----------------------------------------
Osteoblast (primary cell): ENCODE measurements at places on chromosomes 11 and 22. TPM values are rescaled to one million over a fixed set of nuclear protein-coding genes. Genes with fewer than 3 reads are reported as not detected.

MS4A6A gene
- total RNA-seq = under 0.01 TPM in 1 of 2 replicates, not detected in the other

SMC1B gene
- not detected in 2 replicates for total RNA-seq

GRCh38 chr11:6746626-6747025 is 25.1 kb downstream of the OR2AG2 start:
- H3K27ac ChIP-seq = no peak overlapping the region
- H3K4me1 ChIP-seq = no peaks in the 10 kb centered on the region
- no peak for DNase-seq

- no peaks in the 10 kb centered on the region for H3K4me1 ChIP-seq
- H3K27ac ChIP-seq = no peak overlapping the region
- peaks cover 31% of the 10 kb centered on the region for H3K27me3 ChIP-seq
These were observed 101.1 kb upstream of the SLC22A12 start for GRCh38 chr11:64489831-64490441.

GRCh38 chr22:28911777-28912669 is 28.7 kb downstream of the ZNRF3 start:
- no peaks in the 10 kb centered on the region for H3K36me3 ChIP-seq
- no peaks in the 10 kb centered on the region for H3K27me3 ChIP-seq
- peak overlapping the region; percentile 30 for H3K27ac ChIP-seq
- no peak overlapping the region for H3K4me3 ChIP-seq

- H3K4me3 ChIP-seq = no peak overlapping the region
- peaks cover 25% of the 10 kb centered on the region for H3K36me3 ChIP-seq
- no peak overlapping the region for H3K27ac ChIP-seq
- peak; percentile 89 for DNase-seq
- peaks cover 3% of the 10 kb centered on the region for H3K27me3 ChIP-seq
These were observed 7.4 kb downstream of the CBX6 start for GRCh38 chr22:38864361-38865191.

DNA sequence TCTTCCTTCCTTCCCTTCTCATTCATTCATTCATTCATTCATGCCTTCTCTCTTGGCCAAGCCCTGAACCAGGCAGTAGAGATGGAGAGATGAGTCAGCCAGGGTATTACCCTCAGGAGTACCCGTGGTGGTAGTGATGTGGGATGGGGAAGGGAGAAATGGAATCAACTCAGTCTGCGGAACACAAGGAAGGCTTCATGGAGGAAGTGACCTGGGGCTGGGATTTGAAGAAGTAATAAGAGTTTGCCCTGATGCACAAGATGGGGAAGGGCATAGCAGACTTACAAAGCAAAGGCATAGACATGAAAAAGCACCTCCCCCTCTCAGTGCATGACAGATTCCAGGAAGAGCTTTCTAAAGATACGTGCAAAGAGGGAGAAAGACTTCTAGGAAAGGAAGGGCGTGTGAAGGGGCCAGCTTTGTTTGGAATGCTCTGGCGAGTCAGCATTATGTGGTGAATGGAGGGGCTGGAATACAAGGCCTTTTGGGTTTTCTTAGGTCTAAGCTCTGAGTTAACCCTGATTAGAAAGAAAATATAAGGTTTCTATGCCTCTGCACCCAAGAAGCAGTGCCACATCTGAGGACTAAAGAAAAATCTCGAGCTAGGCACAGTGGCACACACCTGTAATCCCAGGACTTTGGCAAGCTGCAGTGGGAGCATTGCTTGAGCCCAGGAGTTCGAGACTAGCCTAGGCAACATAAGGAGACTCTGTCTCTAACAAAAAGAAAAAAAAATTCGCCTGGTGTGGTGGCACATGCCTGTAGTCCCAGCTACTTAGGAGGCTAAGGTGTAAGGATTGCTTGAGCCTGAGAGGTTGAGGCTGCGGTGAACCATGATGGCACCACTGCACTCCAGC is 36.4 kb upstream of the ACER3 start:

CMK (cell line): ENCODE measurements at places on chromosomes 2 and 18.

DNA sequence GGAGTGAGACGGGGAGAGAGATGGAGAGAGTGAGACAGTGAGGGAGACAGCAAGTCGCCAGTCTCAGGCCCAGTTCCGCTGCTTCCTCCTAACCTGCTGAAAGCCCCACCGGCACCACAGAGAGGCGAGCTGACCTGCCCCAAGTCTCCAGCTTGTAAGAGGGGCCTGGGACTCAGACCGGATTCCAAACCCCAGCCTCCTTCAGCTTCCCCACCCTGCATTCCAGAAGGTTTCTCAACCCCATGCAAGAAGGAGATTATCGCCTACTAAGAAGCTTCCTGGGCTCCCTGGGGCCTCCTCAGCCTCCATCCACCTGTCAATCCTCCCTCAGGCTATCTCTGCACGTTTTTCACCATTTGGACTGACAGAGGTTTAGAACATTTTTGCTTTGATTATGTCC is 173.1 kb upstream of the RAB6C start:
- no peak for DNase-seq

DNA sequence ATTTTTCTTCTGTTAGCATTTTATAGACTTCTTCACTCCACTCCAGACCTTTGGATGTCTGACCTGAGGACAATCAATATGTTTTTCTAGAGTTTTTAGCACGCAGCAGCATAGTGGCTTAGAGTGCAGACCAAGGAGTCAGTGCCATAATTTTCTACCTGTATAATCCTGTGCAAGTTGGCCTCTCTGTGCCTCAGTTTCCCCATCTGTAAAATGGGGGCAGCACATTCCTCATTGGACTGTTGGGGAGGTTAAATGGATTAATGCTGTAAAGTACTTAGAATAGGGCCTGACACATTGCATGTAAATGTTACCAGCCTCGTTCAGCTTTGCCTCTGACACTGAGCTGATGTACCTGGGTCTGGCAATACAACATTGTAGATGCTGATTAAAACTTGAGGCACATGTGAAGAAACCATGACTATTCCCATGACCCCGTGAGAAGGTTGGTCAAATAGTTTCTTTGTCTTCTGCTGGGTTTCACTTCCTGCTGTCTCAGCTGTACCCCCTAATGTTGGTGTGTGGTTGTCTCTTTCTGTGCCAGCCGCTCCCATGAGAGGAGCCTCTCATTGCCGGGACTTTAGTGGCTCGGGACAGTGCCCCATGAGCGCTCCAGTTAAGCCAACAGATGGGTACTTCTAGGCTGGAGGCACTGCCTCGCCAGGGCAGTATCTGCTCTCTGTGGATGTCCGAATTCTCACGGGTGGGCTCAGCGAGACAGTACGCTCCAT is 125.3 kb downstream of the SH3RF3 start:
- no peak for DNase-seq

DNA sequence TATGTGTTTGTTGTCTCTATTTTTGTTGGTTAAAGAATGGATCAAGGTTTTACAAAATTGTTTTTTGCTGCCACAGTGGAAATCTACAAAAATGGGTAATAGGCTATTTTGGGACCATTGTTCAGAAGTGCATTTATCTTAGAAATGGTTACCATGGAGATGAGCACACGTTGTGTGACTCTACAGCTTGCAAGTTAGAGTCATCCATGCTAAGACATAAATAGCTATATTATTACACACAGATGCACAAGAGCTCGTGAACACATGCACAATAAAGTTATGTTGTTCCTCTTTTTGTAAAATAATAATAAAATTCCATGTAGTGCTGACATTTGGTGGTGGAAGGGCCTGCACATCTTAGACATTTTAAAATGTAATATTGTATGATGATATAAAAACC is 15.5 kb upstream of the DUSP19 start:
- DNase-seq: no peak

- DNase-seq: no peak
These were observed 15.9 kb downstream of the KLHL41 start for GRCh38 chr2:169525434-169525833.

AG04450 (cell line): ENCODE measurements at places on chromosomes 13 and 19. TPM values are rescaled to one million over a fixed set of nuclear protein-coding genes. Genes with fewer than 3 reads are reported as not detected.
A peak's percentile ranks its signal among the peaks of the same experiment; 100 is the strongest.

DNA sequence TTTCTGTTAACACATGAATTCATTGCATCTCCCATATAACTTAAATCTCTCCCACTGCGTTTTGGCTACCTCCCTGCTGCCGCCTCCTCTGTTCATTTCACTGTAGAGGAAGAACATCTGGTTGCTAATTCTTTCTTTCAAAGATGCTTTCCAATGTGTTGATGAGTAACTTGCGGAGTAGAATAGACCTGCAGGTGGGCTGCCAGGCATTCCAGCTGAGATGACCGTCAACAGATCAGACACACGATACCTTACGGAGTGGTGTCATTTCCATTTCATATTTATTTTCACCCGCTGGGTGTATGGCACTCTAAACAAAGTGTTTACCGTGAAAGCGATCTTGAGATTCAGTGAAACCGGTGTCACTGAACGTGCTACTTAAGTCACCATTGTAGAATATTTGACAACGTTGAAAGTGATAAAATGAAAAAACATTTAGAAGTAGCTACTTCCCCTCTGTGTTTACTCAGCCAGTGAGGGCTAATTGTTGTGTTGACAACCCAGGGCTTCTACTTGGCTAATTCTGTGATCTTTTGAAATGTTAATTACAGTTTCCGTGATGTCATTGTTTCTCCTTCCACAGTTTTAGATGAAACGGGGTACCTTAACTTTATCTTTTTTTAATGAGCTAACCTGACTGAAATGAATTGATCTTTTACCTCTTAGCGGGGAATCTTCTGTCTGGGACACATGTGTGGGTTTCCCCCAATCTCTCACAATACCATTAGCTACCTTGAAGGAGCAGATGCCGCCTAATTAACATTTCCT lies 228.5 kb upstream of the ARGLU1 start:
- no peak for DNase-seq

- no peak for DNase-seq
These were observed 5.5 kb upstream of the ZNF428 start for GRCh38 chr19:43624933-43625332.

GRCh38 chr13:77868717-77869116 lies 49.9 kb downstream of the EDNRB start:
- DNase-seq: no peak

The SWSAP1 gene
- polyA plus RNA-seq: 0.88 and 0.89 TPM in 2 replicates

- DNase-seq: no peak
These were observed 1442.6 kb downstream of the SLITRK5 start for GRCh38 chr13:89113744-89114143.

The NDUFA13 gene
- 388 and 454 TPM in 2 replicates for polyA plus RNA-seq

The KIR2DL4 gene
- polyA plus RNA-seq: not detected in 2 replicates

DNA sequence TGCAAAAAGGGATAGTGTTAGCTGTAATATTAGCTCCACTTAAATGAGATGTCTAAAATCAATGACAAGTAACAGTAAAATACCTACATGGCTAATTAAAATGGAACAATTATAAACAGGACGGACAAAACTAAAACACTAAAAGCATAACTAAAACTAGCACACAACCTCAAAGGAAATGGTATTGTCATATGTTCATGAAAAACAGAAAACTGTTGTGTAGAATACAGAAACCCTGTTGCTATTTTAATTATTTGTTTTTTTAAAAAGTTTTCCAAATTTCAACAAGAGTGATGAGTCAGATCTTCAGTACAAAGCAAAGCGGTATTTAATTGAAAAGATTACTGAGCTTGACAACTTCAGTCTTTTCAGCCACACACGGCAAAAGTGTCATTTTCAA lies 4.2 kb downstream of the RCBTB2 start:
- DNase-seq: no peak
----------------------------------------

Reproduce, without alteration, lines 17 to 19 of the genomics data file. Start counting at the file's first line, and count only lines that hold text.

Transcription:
- peak overlapping the region; percentile 30 for H3K27ac ChIP-seq
- no peak overlapping the region for H3K4me3 ChIP-seq

- H3K4me3 ChIP-seq = no peak overlapping the region